Good luck to everyone doing the Charlottesville swim this weekend! Stay cool and swim fast!
  6. A fun and quick little story:

    So last weekend I swam at the Badger State Games in Appleton Wisconsin. It was my first LCM Meet where I did sprints. You all have seen the times from my previous post Where the @#*& is the @#$8#@$* Wall?!?! So we all know - they weren't really that good.

    So because there was no one else in my age group for any race except the 50 free and my relay won, I was able to achieve 3 gold medals and 1 silver medal for the meet.

    So the other day I get an email saying "results are up from the badger state games!"

    Naturally - I'm excited so I check the link: Results and even as of 9:20 AM on July 2nd, they most certainly are not!

    However I was playing around the website and I see this:
    Did you win a medal at The Badger State Winter or Summer Games?
    If so, you may qualify for the State Games Of America!

    In order to qualify for the State Games of America, participants must have won a gold, silver or bronze medal in a SGA sport in their local State Games in a qualifying year (2009 or 2010 Summer, 2010 or 2011 Winter). The State Games of America will take place in San Diego, August , 2011. For a complete listing of sports and more information visit www.stategames.org.
    So following a few links I found this:
    California State Games/State Games of America

    So August 5th-7th in 2011, I guess I'll be swimming in San Diego! Hopefully by then I'll be a much better swimmer - maybe I'll even be able to give [ame="http://forums.usms.org/member.php?u=18385"]U.S. Masters Swimming Discussion Forums[/ame] a run for her money in the breast stroke!

    Does anyone know anywhere in Illinois where I can consistently train in LCM?
  7. Creating your own day spa at meet venues

    Today was gorgeous here, so I walked over to Asphalt Green for the noon workout again. I wanted to work on some stroke and some sprinting today, and ended up totally highjacking what was meant to be a freestyle aerobic set to get what I wanted out of it. Hereís how it went:

    500 warmup plus bobbing and sinking

    9 x 100 FR (3 kick, 3 drill, 3 swim) @ :20ish rest

    Freestyle set:
    10 x 75 @ 1:15 [I did 3 as 25 FR/ 25 ST / 25 FR, 3 as 25 ST / 25 FR / 25 ST, 3 as all ST (rotating through FL, BK, and BR for the ST on each of these sets of 3), then 1 as 25 FL / 25 BK / 25 BR]
    10 x 50 @ :45 [I did these all FR: 3 desc., then the rest concentrating on various pieces of sprinting: 1 working pushoff and breakout, 1 working turn, 1 working finish, 1 working breakout, 3 working turn]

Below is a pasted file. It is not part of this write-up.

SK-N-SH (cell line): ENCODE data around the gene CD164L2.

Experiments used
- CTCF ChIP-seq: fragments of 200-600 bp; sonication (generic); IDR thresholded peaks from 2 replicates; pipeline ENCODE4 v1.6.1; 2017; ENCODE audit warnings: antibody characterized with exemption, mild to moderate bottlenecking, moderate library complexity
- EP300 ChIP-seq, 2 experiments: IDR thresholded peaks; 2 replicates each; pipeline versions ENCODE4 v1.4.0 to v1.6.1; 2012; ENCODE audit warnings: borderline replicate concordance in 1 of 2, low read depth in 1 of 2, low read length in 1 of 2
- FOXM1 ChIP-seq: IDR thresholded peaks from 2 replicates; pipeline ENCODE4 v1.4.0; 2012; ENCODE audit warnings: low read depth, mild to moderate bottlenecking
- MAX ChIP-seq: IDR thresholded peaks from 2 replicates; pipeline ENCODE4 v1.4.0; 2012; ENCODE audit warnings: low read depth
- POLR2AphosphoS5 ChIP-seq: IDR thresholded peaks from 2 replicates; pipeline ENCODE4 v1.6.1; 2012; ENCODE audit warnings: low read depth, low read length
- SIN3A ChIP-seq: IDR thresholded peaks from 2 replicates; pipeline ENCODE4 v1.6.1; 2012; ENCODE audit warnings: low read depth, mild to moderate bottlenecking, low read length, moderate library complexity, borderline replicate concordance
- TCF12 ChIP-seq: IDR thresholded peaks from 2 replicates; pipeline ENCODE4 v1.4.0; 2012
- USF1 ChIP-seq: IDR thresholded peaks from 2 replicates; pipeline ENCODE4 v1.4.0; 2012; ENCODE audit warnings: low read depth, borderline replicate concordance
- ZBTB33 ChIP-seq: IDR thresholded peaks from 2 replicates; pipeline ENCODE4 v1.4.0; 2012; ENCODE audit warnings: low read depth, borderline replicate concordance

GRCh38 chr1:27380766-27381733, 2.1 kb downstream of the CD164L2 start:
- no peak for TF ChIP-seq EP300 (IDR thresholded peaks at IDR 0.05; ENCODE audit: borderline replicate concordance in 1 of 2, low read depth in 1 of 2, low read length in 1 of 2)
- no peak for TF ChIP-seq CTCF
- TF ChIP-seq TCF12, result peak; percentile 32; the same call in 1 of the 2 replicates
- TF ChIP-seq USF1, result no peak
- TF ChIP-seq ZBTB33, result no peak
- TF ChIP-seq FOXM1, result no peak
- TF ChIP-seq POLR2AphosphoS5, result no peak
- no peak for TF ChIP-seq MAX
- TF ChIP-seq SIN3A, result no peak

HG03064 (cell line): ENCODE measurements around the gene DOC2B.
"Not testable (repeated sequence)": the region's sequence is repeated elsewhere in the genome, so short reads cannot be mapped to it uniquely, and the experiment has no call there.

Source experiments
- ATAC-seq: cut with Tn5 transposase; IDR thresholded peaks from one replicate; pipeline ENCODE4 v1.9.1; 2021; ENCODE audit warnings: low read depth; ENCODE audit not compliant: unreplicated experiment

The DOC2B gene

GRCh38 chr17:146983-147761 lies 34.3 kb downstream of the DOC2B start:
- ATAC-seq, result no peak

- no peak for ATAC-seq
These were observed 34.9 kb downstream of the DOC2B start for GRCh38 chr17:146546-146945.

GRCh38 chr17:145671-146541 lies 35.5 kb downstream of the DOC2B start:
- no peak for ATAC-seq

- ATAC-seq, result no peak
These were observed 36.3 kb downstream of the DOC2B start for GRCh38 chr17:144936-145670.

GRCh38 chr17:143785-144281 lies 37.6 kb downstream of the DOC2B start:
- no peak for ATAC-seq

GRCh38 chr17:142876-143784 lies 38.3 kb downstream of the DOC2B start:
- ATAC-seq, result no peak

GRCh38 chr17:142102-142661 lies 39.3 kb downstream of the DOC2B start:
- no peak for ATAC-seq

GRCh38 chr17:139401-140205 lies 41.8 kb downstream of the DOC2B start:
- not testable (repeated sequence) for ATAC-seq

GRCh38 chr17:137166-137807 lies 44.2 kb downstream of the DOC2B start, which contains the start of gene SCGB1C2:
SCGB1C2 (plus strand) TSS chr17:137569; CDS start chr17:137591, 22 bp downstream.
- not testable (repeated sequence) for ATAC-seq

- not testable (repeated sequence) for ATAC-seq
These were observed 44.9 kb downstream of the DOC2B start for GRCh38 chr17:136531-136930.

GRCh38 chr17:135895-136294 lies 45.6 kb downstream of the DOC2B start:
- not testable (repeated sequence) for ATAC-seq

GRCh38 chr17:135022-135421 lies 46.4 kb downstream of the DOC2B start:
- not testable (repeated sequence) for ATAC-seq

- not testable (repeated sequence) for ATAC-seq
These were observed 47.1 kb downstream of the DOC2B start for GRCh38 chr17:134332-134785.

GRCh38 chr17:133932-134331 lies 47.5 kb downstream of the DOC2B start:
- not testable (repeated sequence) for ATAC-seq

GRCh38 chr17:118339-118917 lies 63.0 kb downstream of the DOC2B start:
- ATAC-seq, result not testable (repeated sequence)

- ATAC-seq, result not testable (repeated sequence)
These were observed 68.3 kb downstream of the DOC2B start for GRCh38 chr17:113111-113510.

10 x 25 @ :30 [I did 3 1/3 x (2 easy, 1 sprint)]

    200 warmdown + sinking and bobbing

    I really hadnít done any much sprinting since nationalsóit felt really good today to go fast.

    The only bad thing about workout today is that I somehow lost a contact in the pool. That hadnít happened since I stopped playing polo, and I wasnít even sure when or how it happened today. Although extra contacts are on my bring-to-meets list, theyíre not something I always keep in my pool bag, so I had to get myself home with only one good eye. (Iím terribly nearsightedómy prescription is in the double digits.) It worked out ok, except that I had absolutely no depth perception, so stepping up and down off curbs was a little exciting. From here on Iím keeping an extra lens in my bag. (Of course, I could have just taken a taxi home, but it was really too pretty a day to be stuck in a cab in traffic.)

    My last two meet experiences have convinced me that more is more when it comes to stuff. Iíve decided to re-write my meet pack list to accurately reflect all the comfort items I like to surround myself with when Iím hanging out at long meets. In addition to all the usual things like extra caps and goggles and warm clothes, this includes:

    --a stretching mat (I like Kieferís stretching mat, which is cushier than yoga mats. Inflatable camping mats also work well too. I try to scout out the venue first thing to find a pretty, out-of-the-way spot to set up my stretching mat. I generally leave my swim bag and spend most of the meet sitting nearer the pool, with teammates or friends, but like having a little retreat set up away from the action.)

    --an actual towel (The synthetic ones work fine for drying off after events, but a real beach towel laid over the stretching mat makes it way more comfortable to lie on, plus it looks festive. In a pinch, a hotel towel will do.)

    --a pillow (I travel with a small pillow anyway, so carrying it back and forth from hotel to pool is no big deal)

    --an eye mask (to block out light, or signal to teammates that youíre enjoying a me moment)


    --a cooler packed with a sandwich, snacks, and iced tea (because you never know what food youíll find at meet sites, and nutrition is too important to leave to chance. I have a soft-sided cooler I can pack, or have sometimes bought a cheap hard-sided cooler for longer multi-day meets once I arrive)

    --a stretching rope

    --a self-massage tool (I travel with this mini one and work pressure points in my back with it)